Russian ruble falls to historic lows after ratings downgrade

Russian ruble and US dollar banknotes are seen in this illustration taken February 24, 2022. REUTERS/Dado Ruvic/Illustration/File Photo

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MOSCOW, March 3 (Reuters) – The Russian ruble fell further on Thursday, hitting record highs against the dollar and the euro, after ratings agencies Fitch and Moody’s downgraded Russian sovereign debt to “junk” status , citing the impact of Western sanctions.

As of 0830 GMT, the ruble was more than 10% weaker against the dollar at 117.5 and had lost more than 7% against the euro to trade at 124.1 on the Moscow Stock Exchange, marking the first time the ruble traded above 110 to the dollar in Moscow. .

Russia’s central bank has imposed a 30% commission on foreign currency purchases by individuals on foreign exchange markets – a measure that brokers say appears designed to curb demand for dollars – but it hasn’t. much to stop the fall of the ruble. Read more

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Russian financial markets have been rocked by sanctions imposed following its invasion of Ukraine, the biggest attack on a European state since World War II.

Russia calls its actions in Ukraine a “special operation” which it says is not designed to occupy territory but to destroy the military capabilities of its southern neighbor and capture what it sees as dangerous nationalists.

Since Russian troops entered Ukraine on Feb. 24, the ruble has lost nearly 30% against the dollar, and analysts said on Thursday it was likely to remain highly volatile. The government has ordered Russian exporters to convert 80% of their foreign exchange earnings into rubles to prop up the local currency, but people are still lining up at banks to buy dollars as the ruble plummets.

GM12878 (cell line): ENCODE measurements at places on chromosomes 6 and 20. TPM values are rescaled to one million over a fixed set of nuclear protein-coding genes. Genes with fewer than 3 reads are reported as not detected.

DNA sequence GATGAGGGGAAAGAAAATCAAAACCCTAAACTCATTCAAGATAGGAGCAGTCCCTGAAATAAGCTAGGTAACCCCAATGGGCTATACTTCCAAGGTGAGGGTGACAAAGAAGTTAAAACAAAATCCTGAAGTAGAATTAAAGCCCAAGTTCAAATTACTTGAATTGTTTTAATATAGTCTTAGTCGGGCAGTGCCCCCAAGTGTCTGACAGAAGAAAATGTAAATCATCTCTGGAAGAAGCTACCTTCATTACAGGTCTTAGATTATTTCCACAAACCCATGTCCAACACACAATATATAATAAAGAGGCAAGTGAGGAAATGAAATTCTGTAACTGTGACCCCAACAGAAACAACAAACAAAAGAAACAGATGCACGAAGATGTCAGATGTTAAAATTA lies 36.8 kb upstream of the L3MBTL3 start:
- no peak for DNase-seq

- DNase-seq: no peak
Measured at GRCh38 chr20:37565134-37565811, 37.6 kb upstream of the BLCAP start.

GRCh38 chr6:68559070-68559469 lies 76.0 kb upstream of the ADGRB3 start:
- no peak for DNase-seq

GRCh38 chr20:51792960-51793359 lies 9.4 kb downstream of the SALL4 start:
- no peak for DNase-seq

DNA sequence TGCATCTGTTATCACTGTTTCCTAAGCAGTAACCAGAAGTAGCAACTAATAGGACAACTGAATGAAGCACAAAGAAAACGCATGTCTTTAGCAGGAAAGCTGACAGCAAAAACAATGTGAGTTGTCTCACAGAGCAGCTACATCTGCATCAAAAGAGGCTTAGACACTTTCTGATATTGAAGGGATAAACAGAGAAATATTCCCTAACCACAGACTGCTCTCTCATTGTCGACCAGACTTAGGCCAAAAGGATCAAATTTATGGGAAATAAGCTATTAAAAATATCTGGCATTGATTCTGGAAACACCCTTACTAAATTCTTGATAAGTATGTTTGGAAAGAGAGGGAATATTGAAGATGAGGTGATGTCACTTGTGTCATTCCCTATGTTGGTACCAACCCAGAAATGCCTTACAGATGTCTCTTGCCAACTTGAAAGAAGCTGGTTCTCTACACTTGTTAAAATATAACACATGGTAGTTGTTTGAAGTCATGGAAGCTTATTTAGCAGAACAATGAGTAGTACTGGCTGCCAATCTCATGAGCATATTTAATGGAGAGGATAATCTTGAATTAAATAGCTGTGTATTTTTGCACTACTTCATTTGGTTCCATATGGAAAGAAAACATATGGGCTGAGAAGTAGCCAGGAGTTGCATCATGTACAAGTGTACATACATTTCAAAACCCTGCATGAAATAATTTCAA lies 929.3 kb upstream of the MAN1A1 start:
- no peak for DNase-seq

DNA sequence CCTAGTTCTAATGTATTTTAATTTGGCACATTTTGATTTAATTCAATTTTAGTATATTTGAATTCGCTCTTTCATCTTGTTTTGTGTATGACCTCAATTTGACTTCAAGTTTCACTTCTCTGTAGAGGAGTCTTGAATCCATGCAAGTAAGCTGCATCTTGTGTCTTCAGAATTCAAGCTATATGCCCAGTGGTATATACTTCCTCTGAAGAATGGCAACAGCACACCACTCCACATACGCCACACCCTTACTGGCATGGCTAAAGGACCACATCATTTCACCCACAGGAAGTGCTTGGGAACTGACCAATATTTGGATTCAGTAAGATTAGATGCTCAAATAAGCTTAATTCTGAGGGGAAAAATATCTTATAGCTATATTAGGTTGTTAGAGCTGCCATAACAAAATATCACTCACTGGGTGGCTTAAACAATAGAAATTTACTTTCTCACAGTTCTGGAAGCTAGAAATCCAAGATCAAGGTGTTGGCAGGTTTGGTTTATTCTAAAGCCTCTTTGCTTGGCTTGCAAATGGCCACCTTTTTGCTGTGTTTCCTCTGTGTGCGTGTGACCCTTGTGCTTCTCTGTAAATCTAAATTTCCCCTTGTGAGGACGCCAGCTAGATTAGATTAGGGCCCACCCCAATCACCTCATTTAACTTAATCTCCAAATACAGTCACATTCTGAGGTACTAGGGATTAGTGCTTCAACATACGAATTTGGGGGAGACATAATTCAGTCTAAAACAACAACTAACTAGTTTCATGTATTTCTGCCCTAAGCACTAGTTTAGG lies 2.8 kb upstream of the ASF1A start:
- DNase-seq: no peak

Trading on the shares section of the Moscow Stock Exchange remained largely closed on Thursday, a fourth day of central bank-ordered restrictions.

Overnight, Fitch said U.S. and European sanctions barring any dealings with the Bank of Russia would have “a far greater impact on Russia’s credit fundamentals than any previous sanctions.” Moody’s said the severity of the sanctions “exceeded Moody’s initial expectations and will have material credit implications.” Read more

S&P downgraded Russia to sub-investment grade last week. Read more

Russia’s invasion of Ukraine and the sanctions imposed in response have led to dire warnings about the Russian economy, with the Institute of International Finance predicting a double-digit contraction in growth this year.

On Wednesday, index providers FTSE Russell and MSCI announced they would remove Russian stocks from all their indexes, after a senior MSCI executive earlier this week called the Russian stock market “uninvestable”. Read more

For the guide to Russian stocks, see

For Russian Treasury bonds, see

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Reuters reporting; Editing by Kenneth Maxwell and Christian Schmollinger

Our standards: The Thomson Reuters Trust Principles.

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